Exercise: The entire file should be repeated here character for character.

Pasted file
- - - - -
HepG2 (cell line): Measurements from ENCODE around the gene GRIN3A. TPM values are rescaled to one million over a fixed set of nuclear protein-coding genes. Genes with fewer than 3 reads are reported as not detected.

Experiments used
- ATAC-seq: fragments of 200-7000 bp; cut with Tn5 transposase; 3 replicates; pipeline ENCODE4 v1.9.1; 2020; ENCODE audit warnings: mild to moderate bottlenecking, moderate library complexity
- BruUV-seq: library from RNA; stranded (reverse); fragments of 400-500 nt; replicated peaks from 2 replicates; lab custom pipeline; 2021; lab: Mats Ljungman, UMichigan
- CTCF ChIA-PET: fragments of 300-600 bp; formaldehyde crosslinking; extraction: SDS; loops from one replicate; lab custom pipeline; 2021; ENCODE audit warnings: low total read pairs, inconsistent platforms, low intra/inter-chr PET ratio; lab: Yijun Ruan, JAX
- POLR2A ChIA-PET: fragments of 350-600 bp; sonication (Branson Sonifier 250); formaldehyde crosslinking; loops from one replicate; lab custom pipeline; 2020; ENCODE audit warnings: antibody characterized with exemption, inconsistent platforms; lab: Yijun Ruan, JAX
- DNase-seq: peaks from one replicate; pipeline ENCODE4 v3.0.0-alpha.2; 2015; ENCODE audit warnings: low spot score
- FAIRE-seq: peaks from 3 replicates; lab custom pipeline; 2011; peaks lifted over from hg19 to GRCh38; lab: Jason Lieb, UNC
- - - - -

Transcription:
HepG2 (cell line): Measurements from ENCODE around the gene GRIN3A. TPM values are rescaled to one million over a fixed set of nuclear protein-coding genes. Genes with fewer than 3 reads are reported as not detected.

Experiments used
- ATAC-seq: fragments of 200-7000 bp; cut with Tn5 transposase; 3 replicates; pipeline ENCODE4 v1.9.1; 2020; ENCODE audit warnings: mild to moderate bottlenecking, moderate library complexity
- BruUV-seq: library from RNA; stranded (reverse); fragments of 400-500 nt; replicated peaks from 2 replicates; lab custom pipeline; 2021; lab: Mats Ljungman, UMichigan
- CTCF ChIA-PET: fragments of 300-600 bp; formaldehyde crosslinking; extraction: SDS; loops from one replicate; lab custom pipeline; 2021; ENCODE audit warnings: low total read pairs, inconsistent platforms, low intra/inter-chr PET ratio; lab: Yijun Ruan, JAX
- POLR2A ChIA-PET: fragments of 350-600 bp; sonication (Branson Sonifier 250); formaldehyde crosslinking; loops from one replicate; lab custom pipeline; 2020; ENCODE audit warnings: antibody characterized with exemption, inconsistent platforms; lab: Yijun Ruan, JAX
- DNase-seq: peaks from one replicate; pipeline ENCODE4 v3.0.0-alpha.2; 2015; ENCODE audit warnings: low spot score
- FAIRE-seq: peaks from 3 replicates; lab custom pipeline; 2011; peaks lifted over from hg19 to GRCh38; lab: Jason Lieb, UNC